Greetings Grace in Action community, and welcome to the first ever Grace in Action Blog Post.
Our topic this week: HOPE. Hope is defined as “a feeling of expectation and desire for a certain thing to happen.” But in a life where the presence of what IS happening can be overwhelming, and require all of our energy, what is the point of worrying about something that COULD be?
About a month ago, a group of local organizers and community members were fighting like mad to keep a father of two young children from being deported and separated from his family. Phone calls were made. Rallies were held. Petitions were submitted. But at the end of the day, he was still deported back to his home country, and his wife and kids were left on their own, to fend for themselves.
When our best efforts end in failure, how can we imagine that things could be different? How can we continue to have hope?
The first followers of Jesus understood this question as well as anyone today, if not better. Their people had been under the oppressive thumb of the Roman Empire for generations. When their leader, Jesus, began speaking out and openly defying the Romans and the religious leaders, he was put to death on a cross for treason. When they tried to continue the movement Jesus started, they were imprisoned, stoned, and crucified as well.
But somehow, against all logic, these followers of Jesus didn't give up, or lose momentum, but grew and became more powerful. How could that possibly be?
9 ‘Pray then in this way:
Our Father in heaven,
hallowed be your name.
10 Your kingdom come.
Your will be done,
on earth as it is in heaven.
11 Give us this day our daily bread.
12 And forgive us our debts,
as we also have forgiven our debtors.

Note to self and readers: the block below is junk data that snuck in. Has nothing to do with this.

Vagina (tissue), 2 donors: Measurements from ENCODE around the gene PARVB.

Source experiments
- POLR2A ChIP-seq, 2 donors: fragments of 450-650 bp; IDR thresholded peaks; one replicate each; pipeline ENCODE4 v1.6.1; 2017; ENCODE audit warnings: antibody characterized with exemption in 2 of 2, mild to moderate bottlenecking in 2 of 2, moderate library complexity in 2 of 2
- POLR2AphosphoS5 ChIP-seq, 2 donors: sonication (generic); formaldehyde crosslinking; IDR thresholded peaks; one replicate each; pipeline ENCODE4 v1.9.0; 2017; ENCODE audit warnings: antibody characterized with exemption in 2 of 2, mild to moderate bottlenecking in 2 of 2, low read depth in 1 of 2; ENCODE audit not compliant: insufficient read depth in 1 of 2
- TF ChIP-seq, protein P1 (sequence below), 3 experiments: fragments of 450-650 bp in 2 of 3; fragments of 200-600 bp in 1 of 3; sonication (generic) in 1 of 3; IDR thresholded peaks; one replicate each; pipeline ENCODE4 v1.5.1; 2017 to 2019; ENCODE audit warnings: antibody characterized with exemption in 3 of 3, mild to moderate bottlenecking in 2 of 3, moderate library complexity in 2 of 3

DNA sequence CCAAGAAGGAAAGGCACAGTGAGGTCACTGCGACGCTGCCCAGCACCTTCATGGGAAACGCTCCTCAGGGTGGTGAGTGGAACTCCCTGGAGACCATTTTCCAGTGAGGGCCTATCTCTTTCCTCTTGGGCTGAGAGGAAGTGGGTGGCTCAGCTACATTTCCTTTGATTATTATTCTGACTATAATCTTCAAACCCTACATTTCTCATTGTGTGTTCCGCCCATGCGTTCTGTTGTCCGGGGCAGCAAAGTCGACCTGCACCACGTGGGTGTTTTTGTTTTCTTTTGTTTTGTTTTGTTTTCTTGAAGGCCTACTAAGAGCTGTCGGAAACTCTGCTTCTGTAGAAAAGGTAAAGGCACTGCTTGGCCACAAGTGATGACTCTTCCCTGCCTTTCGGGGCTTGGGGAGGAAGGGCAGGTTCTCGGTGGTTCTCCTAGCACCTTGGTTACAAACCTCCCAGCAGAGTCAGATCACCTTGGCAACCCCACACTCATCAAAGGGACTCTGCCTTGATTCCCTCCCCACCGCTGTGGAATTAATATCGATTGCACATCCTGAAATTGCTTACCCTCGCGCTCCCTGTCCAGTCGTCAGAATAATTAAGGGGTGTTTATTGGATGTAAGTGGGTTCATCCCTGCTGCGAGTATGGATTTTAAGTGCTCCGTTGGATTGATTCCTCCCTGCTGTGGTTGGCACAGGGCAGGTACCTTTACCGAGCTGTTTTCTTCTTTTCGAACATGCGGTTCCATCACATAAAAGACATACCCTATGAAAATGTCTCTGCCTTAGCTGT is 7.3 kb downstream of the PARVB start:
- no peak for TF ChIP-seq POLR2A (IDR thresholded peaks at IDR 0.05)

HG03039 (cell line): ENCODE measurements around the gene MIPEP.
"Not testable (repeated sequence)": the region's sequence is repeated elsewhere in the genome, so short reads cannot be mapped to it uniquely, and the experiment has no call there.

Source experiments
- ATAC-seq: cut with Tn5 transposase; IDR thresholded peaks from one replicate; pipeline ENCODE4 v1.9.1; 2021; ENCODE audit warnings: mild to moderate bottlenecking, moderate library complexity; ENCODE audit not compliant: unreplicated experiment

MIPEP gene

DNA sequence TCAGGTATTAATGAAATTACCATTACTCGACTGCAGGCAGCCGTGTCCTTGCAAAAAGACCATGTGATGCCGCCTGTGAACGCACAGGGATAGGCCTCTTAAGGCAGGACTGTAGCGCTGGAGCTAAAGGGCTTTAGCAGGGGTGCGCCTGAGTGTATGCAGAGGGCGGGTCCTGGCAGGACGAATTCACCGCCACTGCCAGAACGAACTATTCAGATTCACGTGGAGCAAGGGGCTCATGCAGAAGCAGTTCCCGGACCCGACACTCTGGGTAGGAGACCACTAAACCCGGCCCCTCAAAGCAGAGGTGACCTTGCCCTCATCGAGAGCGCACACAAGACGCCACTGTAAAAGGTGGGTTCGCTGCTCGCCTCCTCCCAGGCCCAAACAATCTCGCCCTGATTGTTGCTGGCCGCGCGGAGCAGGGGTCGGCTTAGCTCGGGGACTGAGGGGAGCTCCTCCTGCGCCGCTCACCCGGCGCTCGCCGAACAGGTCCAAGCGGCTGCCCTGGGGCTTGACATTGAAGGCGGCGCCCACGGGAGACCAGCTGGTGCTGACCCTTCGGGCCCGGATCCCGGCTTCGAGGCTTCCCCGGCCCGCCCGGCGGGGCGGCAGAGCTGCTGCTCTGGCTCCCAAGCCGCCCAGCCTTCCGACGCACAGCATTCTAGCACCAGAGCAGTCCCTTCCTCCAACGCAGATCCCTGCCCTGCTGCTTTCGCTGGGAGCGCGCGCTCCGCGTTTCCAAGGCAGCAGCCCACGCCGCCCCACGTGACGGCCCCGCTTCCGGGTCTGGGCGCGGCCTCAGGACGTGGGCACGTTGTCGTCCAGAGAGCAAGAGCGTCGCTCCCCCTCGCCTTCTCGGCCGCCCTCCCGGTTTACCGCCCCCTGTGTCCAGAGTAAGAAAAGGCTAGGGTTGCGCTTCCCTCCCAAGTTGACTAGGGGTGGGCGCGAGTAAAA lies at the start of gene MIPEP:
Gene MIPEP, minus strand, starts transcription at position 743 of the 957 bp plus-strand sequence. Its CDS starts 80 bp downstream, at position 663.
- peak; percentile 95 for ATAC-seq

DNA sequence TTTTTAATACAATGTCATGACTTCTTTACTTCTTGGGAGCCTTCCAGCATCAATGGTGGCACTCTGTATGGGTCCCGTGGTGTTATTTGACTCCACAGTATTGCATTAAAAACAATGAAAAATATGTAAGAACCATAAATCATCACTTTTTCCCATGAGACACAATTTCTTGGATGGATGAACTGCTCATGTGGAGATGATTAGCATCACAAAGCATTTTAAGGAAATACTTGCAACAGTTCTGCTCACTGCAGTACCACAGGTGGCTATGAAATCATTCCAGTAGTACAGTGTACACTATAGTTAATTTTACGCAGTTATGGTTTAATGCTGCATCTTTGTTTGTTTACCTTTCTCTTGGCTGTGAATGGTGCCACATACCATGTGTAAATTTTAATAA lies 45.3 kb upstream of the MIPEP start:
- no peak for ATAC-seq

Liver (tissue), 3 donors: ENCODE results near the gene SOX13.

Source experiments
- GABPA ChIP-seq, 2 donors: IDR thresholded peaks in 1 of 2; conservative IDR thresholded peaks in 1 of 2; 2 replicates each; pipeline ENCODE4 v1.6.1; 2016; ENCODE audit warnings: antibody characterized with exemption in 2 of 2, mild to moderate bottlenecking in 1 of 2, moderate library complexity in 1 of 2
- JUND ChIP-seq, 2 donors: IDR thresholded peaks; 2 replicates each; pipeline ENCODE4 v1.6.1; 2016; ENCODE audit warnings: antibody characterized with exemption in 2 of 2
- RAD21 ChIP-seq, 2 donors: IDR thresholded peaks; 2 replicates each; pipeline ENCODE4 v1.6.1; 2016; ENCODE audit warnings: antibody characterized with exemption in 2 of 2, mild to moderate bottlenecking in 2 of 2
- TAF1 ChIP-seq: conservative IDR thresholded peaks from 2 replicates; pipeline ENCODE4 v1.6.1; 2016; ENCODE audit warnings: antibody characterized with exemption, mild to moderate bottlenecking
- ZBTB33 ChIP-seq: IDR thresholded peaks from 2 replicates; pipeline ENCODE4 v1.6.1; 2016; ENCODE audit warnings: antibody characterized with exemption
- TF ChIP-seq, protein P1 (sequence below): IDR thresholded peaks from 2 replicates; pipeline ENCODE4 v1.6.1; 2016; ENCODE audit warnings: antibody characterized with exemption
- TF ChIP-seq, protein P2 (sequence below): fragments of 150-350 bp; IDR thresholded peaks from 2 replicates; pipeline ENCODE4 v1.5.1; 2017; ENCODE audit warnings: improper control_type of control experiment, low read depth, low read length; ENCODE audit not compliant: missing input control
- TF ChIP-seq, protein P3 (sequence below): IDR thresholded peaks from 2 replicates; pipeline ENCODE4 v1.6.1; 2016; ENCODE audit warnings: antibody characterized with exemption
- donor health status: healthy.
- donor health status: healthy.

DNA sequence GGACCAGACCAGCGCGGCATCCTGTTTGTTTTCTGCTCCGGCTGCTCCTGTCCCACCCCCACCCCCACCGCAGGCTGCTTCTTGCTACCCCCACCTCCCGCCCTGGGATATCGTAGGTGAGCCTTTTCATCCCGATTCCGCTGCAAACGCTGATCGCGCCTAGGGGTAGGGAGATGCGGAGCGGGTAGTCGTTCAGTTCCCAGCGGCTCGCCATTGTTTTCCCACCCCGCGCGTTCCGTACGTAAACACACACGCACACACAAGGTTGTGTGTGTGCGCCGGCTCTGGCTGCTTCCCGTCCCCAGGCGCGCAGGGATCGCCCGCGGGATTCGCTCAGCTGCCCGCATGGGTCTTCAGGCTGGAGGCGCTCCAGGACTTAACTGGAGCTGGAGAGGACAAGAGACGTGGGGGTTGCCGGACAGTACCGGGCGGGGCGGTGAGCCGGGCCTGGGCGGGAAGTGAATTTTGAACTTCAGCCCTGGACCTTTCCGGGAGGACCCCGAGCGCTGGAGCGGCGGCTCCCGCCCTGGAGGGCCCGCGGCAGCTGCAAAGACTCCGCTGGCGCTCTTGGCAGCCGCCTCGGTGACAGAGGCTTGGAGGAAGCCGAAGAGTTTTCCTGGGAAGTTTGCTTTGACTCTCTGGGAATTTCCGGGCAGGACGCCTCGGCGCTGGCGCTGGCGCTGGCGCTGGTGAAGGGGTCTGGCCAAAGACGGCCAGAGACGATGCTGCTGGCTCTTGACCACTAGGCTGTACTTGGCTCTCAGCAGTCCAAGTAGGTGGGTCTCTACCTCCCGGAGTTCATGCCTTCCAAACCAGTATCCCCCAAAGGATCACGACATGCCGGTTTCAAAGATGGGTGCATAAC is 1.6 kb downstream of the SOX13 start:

13 And do not bring us to the time of trial,
but rescue us from the evil one.
In this early version of what we know now as the Lord's Prayer, Jesus lays out this “coming kingdom” in clear words to his followers: 1)Each day, they would receive the food they needed to live that day, 2) the financial debts that kept them working like slaves would be forgiven, and they would forgive their debtors, 3) they would be saved from going to trial before the imperial powers of Cesar.
In it's first form, the Lord's Prayer gave a very concrete image of hope – hope for how things could be when God's governance was put in place. For Jesus' followers, this kingdom was not some vision of the afterlife – it was something they believed could really happen in their own lifetime: a society where everyone had enough to eat, debts were forgiven, and persecution would cease.
If Jesus' disciples found hope in the midst of struggle through this vision of the kingdom he taught them, what is the vision God gives to us today? What does that future “kingdom” look like to you? And how does it help us to face the challenges of what IS really happening in our world right now?
- This week's post written by John Cummings, Pastor of Grace in Action